Sarah Rice knows all about the odds of having to fight back. Sometimes it is not easy. Sometime it can be intimidating. On other occasions, fear is inflicted, so much so that the option of standing up for yourself can be an overwhelmingly nightmarish experience.
Welcome to Sarah’s world. Sarah, a member of Team Brooklyn on MTV’s “The Challenge: Battle of the Seasons,” has already run the gamut of emotions that comes with being sexually abused as a young girl.
It is not an easy battle to fight and overcome. Depression and the lack of self-worth enter in the picture, forever haunting lives that became parallel on the pathway to destruction, whether through alcohol and substance abuse or other means of oblivion. Sarah didn’t allow herself to be pigeon-holed into a box as a powerless victim.
She is a survivor. But then again watching an episode of “The Challenge: Battle of the Seasons,” one might come to the conclusion that Sarah is more than just a survivor. Sarah competes on the reality show as if she is a conqueror, mastering the physical and mental limits she is pushed to.
When you have someone like Sarah on your squad as Team Brooklyn does, fighting and competing the way she does-this competition is lightweight compared to what she has already gone through in her life. Sarah didn’t wither away and die. She chose to stand up and fight. She had to fight for her well-being.
Sarah now speaks regularly to young men and women about her life-altering experience through a nonprofit organization called “Pave,” which promotes awareness about sexual violence.
“That is a big part of what I do today,” Sarah said. “I speak at colleges and universities about overcoming the cycle of sexual violence and sexual abuse, going from a victim to a survivor, and really switching their attitudes into that survivor mentality. A lot of people always think that there is no way that she can always be that happy or be this nice….Things aren’t as bad as they used to be.
“There’s nothing to be sad about. You can take bad things that happened to you in your life and you really become a stronger person instead of broken pieces. That’s my strength. That’s what I share with people.”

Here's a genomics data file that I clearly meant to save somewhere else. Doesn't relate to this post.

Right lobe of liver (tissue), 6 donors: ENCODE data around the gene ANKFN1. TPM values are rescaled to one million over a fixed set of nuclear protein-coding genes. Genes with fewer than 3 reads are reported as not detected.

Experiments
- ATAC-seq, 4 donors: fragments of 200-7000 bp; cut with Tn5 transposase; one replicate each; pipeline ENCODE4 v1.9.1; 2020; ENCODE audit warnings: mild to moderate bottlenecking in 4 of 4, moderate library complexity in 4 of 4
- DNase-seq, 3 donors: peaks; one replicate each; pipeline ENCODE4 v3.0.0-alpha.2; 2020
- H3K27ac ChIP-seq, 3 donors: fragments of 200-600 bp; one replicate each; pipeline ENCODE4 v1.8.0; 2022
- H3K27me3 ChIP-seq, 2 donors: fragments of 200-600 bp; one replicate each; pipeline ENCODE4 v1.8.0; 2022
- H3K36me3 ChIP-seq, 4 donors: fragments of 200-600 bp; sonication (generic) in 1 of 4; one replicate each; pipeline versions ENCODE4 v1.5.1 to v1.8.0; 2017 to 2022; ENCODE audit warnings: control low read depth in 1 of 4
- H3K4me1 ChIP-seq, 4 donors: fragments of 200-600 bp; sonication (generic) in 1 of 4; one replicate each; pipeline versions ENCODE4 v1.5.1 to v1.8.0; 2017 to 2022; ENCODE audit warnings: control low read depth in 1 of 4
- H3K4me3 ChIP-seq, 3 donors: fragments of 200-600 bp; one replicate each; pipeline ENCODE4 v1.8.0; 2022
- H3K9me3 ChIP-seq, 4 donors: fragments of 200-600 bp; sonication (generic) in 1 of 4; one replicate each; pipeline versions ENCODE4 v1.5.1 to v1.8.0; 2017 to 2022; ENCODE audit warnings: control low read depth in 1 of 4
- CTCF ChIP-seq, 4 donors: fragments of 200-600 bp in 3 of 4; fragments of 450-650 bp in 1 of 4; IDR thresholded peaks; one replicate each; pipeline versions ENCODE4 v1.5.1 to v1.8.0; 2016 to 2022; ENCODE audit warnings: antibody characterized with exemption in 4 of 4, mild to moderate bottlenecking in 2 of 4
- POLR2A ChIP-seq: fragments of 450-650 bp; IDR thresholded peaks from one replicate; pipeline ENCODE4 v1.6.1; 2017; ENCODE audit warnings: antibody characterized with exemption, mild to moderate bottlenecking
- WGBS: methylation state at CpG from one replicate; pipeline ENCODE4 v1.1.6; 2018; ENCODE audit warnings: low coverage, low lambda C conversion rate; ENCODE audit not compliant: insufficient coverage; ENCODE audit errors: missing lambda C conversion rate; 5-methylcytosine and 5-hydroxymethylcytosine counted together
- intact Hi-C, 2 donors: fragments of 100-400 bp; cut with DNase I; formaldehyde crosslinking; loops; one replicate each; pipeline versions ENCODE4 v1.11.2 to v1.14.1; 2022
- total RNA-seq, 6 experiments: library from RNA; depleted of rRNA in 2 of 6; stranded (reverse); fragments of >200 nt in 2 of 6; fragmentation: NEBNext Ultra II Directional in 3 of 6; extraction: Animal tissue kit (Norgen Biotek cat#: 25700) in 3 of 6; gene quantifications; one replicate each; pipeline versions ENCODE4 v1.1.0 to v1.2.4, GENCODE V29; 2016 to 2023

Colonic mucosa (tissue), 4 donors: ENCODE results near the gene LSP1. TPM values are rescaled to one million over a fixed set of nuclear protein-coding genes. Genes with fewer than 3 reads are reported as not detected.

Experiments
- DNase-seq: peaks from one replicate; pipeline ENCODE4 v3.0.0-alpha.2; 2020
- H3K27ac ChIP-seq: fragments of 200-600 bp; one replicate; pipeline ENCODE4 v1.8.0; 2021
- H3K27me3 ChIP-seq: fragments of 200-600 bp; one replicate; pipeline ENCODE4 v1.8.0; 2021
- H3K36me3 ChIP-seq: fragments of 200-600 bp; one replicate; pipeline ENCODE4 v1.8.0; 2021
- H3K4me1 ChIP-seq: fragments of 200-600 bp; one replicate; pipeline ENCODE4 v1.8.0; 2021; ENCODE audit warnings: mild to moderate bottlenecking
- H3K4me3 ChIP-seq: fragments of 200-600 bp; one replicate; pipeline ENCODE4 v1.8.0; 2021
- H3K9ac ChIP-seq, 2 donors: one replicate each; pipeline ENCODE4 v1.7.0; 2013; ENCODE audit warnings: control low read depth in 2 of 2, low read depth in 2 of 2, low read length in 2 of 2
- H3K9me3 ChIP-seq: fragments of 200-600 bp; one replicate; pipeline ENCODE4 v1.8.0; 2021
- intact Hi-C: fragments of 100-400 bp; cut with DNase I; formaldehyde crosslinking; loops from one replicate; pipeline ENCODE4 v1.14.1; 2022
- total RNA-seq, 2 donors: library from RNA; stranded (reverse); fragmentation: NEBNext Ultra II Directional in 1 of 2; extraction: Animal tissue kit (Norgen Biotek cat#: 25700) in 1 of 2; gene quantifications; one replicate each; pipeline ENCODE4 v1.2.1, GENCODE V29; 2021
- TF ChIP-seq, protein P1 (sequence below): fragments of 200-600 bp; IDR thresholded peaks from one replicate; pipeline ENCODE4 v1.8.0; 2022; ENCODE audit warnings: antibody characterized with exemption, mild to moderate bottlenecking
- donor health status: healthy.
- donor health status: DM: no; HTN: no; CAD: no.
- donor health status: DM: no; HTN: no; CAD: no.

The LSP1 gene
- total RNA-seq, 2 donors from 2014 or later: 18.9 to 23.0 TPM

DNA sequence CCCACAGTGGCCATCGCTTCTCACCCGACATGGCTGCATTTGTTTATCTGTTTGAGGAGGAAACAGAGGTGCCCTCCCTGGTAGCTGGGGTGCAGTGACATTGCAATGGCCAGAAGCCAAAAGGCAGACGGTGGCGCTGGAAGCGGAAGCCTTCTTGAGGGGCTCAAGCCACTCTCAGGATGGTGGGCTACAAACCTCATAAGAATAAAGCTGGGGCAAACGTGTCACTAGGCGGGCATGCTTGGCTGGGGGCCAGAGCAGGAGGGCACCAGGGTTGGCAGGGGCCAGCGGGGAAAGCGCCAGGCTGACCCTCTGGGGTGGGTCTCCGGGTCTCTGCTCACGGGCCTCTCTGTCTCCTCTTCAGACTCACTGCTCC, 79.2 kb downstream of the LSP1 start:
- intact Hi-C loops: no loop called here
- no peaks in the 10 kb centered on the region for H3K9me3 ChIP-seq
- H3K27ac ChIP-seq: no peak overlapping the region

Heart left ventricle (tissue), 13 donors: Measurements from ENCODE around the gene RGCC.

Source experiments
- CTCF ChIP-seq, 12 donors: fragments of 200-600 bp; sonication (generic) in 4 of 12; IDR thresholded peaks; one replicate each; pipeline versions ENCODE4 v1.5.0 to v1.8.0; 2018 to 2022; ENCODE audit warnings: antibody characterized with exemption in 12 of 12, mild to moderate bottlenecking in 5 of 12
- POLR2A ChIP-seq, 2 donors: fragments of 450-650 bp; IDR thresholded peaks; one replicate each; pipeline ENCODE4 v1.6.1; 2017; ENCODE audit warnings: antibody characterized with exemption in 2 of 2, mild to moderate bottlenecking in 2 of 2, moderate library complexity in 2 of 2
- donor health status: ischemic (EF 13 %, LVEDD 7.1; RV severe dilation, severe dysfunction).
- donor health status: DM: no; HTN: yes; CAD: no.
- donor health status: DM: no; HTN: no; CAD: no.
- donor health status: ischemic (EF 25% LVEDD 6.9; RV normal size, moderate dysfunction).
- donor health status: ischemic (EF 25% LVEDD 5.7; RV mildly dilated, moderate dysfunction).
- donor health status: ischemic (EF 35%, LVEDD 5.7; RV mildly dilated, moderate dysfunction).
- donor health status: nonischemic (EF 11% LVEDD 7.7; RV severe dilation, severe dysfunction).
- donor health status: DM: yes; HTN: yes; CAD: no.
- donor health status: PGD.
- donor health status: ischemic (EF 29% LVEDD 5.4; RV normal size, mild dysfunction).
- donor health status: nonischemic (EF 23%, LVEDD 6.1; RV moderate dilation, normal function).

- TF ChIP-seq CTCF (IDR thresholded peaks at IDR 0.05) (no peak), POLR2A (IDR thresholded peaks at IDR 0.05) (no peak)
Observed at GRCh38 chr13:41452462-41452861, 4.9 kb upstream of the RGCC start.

Like any person who has gone through the trauma of sex abuse, Allen had to fight to keep her mental state in the right frame of mind. Her life depended on it. She wanted to recapture who Sarah was. Just going through her third “Challenge,” in many ways, speaks to exactly the kind of person Sarah is: she is a fighter.
To get through the terrible ordeal she went through, Sarah leaned on family and friends to help overcome years of emotional wounds.
“It took a long time,” Sarah said. It took years. It took a really strong support system, and it took people telling me, ‘It was okay.’
“I had never seen somebody on TV who had come out and talked about this. I had never known anybody my own age talk about it. It was all kind of distinguished, so hush-hush so that I should be ashamed of that until I was able to talk about it and say, ‘Yeah this happened to me.’ It took me years to forgive the people that had done that to me and to move on and kind of let things go. ”
During the first two “Challenge,” reality shows, Sarah got a dose of both humility and self-confidence. This time around, Sarah wants to do more than learn a lesson or two: she wants to win the $350,000-winning cash prize. The captain of her high school water polo team, Sarah picked up a solid understanding how to compete at a high level.
“I was always really competitive. I loved to compete. I loved to really push myself,” Sarah said. “I really believe that if you believe it then you can make it happen. I’m always going go into everything saying that I can do it. I think that I can tell myself that I can do it then I always perform better.
“If I go into elimination saying that I’m going to lose, because that is the attitude that you’re going in here with. I always go into everything, going, “I’m going to give it one hundred percent, and in my head, I ‘m going to win. If I don’t, I don’t.”
Where she won’t be defeated in is losing the war to self-doubt and apathy. The scars of the sexual abuse she endured won’t let her lose this battle.
“You go through every emotion, really,” Sarah said. “You feel angry. You feel alone. You feel scared. You feel everything…I think everybody out there knows somebody who has been affected by this kind of violence in some ways. I think we need to change our attitude towards the victims. That is something the victim can do. That is something that we, as friends, have to do.”